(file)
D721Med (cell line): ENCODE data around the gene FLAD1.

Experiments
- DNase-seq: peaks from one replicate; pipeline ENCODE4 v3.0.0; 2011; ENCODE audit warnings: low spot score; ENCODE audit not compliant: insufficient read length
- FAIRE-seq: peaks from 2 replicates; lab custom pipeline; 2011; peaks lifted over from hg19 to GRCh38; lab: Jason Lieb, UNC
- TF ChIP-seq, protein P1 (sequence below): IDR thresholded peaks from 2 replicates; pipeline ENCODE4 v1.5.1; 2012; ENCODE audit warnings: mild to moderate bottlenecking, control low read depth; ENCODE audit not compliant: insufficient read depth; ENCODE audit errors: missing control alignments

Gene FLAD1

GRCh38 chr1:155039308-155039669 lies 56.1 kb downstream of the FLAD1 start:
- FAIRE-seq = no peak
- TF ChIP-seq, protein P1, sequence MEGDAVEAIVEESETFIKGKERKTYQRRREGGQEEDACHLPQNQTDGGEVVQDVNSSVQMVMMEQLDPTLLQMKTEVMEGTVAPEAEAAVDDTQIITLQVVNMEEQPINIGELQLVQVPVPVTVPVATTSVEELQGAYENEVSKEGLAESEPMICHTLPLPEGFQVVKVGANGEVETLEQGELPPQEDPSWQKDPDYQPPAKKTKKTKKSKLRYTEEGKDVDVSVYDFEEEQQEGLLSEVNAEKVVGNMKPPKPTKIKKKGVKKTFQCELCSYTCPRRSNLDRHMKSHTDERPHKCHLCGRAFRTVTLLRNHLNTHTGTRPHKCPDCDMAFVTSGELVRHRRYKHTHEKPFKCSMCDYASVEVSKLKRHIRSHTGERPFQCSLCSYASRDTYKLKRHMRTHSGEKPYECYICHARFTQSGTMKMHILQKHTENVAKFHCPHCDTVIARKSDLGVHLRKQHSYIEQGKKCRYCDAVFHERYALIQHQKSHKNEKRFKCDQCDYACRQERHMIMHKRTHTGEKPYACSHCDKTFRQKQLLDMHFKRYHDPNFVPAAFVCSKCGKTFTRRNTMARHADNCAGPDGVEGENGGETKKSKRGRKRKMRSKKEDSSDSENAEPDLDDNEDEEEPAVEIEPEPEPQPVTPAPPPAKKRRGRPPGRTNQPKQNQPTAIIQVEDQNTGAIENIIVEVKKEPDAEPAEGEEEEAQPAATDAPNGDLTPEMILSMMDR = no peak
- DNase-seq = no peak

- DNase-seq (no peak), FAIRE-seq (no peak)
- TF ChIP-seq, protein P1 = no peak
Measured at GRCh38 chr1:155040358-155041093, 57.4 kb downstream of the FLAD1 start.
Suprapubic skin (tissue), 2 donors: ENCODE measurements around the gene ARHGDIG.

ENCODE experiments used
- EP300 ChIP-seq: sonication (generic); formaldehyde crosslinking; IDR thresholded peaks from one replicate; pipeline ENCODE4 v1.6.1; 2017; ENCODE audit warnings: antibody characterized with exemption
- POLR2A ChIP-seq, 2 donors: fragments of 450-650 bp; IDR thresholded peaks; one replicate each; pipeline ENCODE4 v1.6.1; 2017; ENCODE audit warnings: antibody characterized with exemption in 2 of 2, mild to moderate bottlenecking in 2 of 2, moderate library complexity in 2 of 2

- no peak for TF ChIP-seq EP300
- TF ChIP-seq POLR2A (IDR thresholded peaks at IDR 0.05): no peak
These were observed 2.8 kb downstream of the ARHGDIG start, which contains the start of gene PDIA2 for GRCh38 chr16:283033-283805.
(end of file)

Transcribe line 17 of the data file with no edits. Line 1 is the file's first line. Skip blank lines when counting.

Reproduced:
- POLR2A ChIP-seq, 2 donors: fragments of 450-650 bp; IDR thresholded peaks; one replicate each; pipeline ENCODE4 v1.6.1; 2017; ENCODE audit warnings: antibody characterized with exemption in 2 of 2, mild to moderate bottlenecking in 2 of 2, moderate library complexity in 2 of 2